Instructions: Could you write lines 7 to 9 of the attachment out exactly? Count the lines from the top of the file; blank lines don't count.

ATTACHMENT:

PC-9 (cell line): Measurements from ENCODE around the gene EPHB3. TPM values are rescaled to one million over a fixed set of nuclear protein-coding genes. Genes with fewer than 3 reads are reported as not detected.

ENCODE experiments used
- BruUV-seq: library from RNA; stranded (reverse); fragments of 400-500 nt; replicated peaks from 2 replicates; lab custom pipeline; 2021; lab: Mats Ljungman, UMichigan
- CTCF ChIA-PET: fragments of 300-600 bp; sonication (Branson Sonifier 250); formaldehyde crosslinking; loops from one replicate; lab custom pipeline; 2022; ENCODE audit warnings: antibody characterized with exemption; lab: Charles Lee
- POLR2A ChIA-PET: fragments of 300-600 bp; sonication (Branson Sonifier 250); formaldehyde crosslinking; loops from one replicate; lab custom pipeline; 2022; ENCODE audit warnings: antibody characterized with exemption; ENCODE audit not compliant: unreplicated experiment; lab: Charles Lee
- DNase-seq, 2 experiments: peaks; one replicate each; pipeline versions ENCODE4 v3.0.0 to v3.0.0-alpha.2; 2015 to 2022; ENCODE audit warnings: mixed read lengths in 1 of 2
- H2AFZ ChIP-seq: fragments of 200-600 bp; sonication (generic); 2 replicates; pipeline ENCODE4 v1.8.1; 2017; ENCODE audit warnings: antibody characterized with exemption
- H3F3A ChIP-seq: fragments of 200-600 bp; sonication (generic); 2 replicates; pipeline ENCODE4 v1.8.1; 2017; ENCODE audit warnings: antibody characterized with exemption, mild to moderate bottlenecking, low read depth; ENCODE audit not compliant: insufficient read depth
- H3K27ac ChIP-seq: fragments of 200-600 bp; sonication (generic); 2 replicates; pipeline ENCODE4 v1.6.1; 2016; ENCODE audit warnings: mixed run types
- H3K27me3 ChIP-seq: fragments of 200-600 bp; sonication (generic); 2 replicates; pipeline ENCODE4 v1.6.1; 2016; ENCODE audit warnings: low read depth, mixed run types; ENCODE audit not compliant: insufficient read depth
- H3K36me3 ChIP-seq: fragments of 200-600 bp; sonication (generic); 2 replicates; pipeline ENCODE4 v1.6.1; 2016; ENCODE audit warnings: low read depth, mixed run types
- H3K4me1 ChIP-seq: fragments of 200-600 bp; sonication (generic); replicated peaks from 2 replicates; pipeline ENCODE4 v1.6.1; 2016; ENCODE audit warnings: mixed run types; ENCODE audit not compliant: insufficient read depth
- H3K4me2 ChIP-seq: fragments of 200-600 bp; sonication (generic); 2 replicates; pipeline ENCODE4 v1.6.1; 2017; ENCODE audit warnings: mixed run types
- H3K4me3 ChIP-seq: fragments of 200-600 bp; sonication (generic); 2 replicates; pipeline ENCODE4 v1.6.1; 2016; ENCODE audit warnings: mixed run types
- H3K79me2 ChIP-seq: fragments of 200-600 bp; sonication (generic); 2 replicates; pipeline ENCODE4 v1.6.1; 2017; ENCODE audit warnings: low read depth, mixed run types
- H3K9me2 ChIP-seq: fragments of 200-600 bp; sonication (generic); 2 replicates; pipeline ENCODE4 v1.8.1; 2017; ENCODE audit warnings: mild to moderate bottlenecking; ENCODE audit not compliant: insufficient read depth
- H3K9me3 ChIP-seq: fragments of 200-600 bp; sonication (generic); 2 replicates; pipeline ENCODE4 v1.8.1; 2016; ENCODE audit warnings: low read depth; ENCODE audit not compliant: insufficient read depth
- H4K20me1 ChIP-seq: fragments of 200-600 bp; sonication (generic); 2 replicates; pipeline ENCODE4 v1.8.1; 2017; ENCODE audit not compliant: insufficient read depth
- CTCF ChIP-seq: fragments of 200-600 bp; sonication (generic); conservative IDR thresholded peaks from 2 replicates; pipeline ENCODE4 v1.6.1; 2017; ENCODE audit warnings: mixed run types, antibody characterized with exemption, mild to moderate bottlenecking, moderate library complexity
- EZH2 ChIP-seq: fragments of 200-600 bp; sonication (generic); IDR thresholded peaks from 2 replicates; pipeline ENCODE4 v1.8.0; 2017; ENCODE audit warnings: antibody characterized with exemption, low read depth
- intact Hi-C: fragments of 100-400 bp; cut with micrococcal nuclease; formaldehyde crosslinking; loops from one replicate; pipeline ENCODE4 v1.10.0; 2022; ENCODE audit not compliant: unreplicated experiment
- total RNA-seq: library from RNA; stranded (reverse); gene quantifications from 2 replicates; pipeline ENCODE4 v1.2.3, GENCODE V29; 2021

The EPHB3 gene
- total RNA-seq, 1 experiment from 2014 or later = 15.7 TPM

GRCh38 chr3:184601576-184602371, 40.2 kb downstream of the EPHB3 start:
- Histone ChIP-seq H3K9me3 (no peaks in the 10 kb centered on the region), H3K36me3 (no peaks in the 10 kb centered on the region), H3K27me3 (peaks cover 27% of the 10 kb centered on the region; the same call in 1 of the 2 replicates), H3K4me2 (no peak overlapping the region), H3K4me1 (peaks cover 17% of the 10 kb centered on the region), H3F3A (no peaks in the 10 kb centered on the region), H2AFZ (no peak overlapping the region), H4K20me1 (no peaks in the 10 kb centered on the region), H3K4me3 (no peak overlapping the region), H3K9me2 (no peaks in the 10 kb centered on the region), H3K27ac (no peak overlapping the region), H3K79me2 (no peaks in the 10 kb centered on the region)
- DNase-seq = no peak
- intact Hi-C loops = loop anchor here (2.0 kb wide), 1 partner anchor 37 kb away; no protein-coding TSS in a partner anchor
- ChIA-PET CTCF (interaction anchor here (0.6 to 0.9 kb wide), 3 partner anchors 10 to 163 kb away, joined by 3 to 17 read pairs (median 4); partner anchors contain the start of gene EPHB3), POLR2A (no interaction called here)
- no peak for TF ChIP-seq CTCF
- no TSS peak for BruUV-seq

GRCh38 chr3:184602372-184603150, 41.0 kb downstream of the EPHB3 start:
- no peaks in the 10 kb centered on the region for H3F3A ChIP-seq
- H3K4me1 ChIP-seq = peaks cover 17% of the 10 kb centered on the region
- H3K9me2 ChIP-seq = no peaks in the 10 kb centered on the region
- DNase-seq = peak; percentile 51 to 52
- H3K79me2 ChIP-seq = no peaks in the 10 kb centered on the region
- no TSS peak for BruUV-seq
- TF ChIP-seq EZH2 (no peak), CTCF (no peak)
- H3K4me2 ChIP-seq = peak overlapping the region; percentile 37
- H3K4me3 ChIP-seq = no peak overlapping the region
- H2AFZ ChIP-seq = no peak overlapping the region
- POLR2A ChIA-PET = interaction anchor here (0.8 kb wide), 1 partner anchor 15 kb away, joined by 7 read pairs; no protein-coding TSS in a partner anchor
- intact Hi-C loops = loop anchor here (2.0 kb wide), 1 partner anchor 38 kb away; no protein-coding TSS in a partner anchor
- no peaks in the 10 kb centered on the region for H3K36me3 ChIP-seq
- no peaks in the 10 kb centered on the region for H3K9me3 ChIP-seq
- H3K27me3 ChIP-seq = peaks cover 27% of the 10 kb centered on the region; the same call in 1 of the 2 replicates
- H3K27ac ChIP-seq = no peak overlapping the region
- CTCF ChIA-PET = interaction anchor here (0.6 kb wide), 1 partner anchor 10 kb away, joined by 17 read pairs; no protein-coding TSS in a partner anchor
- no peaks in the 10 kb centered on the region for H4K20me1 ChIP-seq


- H2AFZ ChIP-seq: fragments of 200-600 bp; sonication (generic); 2 replicates; pipeline ENCODE4 v1.8.1; 2017; ENCODE audit warnings: antibody characterized with exemption
- H3F3A ChIP-seq: fragments of 200-600 bp; sonication (generic); 2 replicates; pipeline ENCODE4 v1.8.1; 2017; ENCODE audit warnings: antibody characterized with exemption, mild to moderate bottlenecking, low read depth; ENCODE audit not compliant: insufficient read depth
- H3K27ac ChIP-seq: fragments of 200-600 bp; sonication (generic); 2 replicates; pipeline ENCODE4 v1.6.1; 2016; ENCODE audit warnings: mixed run types